any holy hymnographers of the Orthodox Church were inspired to write not only the text of the hymns but also their melodies. As Photios Kontoglou explains in the Epilogue, this is why liturgical texts and their melodies have an absolute correspondence. In order to preserve this correspondence, an effort has been made in this book to keep the original melodies with minimal alteration. To this end, the translation offered is one that preserves the original meter wherever possible and when no violence is done to the meaning. This method of translating was also employed by the missionary Saints Cyril and Methodius when they translated hymns into Slavonic. 
Another technique used in these settings (primarily in the cherubic hymns, the long communion hymns, and the "dynamis" of the Trisagion) to help preserve the original melodies is word repetition. The ancient practice of repeating words or parts of words in a hymn is employed when a word or syllable is held for many notes. It is a technique employed primarily in compositions containing lengthy, melismatic phrases, although it can also be found in shorter pieces as well. Its purpose is to help those listening to the hymn not to lose track of the words being chanted (something that can happen when a certain syllable is extended at length). Occasionally hymnographers use it merely to emphasize a certain word. It can be found in compositions written by St. John Koukouzelis  in the fourteenth century, St. Mark of Ephesus  in the fifteenth, Manuel Chrysaphes the New  in the seventeenth, and Theodore "Phokaeus"  in the nineteenth. All contemporary composers of Byzantine-style music in Greece continue this tradition.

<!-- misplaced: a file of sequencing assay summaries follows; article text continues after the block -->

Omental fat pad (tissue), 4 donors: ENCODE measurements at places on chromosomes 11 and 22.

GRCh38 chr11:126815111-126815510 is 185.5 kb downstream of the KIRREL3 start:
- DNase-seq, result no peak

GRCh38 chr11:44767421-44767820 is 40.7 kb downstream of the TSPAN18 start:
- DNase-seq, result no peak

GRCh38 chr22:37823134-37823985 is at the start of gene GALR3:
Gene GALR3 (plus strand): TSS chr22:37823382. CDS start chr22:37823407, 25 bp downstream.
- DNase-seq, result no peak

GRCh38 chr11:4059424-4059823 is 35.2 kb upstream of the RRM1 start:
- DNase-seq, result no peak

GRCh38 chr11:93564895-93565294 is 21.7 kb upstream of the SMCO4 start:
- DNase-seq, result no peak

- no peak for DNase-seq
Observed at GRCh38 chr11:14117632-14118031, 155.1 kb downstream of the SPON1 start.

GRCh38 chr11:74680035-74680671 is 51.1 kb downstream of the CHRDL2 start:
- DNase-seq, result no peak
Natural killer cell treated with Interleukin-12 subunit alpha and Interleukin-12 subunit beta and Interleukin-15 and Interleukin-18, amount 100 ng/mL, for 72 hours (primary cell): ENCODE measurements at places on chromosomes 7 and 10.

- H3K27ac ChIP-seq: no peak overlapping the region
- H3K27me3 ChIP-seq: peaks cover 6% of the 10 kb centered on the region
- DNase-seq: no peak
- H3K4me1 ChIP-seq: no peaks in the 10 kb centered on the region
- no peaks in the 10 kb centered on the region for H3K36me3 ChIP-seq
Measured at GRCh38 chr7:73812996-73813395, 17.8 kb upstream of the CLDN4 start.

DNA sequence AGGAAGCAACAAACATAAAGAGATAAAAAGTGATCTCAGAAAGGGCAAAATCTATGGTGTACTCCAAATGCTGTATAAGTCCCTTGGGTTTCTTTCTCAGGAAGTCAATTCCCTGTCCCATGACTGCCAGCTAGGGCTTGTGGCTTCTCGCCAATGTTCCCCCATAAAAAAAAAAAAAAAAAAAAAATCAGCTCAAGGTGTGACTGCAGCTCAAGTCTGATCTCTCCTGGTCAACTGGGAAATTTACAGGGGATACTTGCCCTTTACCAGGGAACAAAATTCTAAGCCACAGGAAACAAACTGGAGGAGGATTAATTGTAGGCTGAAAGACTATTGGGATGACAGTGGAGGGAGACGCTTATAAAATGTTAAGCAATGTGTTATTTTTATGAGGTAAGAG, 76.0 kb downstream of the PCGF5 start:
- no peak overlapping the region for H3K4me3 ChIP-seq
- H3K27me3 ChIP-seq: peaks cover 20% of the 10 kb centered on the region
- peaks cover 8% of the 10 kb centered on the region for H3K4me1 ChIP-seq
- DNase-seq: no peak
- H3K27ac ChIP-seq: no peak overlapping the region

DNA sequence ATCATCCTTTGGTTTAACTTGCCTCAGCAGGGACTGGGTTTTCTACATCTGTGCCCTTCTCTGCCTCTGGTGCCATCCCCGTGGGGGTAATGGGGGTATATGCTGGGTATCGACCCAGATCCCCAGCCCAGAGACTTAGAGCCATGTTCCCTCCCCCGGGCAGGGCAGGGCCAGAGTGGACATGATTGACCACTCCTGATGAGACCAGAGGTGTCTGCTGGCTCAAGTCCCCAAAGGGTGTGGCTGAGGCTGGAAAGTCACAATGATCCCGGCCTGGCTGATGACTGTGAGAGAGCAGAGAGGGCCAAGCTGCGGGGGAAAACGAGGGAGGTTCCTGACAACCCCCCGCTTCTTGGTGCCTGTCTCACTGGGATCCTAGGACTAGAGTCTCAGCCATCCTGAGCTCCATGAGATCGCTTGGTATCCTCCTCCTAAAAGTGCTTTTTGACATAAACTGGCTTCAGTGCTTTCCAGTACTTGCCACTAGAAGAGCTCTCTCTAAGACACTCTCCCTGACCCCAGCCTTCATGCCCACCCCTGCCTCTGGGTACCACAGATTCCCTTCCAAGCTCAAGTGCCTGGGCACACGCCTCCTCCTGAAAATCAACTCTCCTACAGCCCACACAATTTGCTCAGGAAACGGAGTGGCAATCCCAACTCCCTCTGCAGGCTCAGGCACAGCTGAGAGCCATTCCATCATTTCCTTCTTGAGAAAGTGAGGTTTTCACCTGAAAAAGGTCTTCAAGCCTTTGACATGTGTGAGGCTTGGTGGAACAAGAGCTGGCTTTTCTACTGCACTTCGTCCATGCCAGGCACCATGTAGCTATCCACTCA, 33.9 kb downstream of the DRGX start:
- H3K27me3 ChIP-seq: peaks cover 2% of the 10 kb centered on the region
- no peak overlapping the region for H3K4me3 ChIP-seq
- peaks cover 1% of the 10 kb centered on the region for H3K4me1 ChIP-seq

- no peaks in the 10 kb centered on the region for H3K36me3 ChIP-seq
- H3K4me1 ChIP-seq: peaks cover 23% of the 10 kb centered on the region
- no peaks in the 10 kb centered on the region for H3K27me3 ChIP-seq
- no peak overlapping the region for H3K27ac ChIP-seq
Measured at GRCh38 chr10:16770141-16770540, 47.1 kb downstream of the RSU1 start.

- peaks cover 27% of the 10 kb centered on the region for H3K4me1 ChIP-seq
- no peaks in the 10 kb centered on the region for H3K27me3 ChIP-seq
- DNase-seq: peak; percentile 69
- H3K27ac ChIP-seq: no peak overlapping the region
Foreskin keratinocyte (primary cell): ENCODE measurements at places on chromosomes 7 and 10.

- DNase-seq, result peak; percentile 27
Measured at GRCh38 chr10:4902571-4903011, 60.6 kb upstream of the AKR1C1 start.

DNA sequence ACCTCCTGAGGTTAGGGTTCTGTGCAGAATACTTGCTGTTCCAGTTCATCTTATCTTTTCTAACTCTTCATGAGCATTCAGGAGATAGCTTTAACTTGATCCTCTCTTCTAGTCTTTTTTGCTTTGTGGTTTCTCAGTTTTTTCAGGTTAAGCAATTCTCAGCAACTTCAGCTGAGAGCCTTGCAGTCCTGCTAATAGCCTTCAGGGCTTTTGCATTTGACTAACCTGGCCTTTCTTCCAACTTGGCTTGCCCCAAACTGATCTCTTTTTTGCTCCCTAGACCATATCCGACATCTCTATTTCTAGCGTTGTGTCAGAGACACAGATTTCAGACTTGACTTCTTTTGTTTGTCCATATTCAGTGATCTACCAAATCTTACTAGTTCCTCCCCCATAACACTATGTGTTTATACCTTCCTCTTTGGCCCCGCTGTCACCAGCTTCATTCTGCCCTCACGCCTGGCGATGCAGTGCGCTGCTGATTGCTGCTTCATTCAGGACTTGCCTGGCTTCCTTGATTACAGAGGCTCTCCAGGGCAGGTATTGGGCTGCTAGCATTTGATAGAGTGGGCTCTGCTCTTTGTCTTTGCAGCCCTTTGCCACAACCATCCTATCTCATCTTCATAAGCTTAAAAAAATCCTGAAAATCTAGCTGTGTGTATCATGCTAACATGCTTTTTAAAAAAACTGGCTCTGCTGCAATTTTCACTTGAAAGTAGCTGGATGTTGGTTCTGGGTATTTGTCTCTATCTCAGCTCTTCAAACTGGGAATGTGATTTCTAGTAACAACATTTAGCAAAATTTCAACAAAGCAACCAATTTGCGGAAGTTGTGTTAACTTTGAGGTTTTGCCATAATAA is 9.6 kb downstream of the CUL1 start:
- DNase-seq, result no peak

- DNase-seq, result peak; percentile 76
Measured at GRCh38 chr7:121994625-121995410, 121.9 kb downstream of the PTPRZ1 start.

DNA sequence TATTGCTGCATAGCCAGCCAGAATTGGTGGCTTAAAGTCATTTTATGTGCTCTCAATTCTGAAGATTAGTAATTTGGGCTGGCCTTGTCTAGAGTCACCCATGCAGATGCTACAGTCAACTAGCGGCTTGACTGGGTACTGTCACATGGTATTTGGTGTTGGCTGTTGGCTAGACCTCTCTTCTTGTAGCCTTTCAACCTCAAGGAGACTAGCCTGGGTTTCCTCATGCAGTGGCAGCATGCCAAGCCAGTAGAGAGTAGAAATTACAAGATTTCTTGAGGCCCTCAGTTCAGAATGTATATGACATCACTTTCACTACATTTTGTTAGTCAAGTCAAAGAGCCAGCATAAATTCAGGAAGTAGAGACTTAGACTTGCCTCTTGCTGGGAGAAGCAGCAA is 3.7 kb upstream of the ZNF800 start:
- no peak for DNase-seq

The hymn texts have been translated into Elizabethan and Modern English. Both translations are available since the purpose of this book is to bring Byzantine music to people in a form they will use in their churches, irrespective of their linguistic preferences. Due to space limitations, certain Greek hymns already available in Western notation in other publications have been omitted.
The hymns in the liturgies section of this project (i.e., the upper row of five orange buttons) have been translated, transcribed, and arranged by an Athonite hieromonk of our monastery, who learned the sacred art of Byzantine music on the Holy Mountain in Greece. His secular education included music studies at the Massachusetts Institute of Technology, Arizona State University, and Holy Cross Greek Orthodox School of Theology, and Greek and Byzantine studies at Harvard University.
The hymns in the remaining sections of this project,—which include the Vespers, Orthros, Menaion, Triodion, and Pentecostarion sections (i.e., the lower row of five orange buttons)—have been translated by the Holy Transfiguration Monastery in Brookline, Massachusetts. These texts are copyrighted and we have used them with their kind permission. We chose to use their translations of these texts because many people throughout the world hold their liturgical translations in high regard due to their precision, meter, and elegance.
 The theory that Sts. Cyril and Methodios translated hymns to meter is supported by the philologist Roman Jakobson, the musicologist Milos M. Velimirović, and the historian Dimitri Obolensky.
 See page 454 in this book. (Transcribed from Ἀθωνικὴ Μουσικὴ Ἀνθοδέσμη, 1ος Τόμος, Θείας Λειτουργίας, σελ. 314-316.)
 See page 532 in this book. (Transcribed from Ἓν Ἄνθος τῆς καθ᾽ ἡμᾶς Ἐκκλησιαστικῆς Μουσικῆς, σελ. 300.)
 Vid. Μουσικὸς Πανδέκτης, Τόμος η᾽, Ἀδελφότης Θεολόγων ἡ ΖΩΗ, δ᾽ ἔκδοσις, 1996, σελ. 11.
 See page 228 in this book. (Transcribed from Μουσικὸς Θησαυρὸς τῆς Λειτουργίας, Α᾽ Τόμος, σελ. 141.)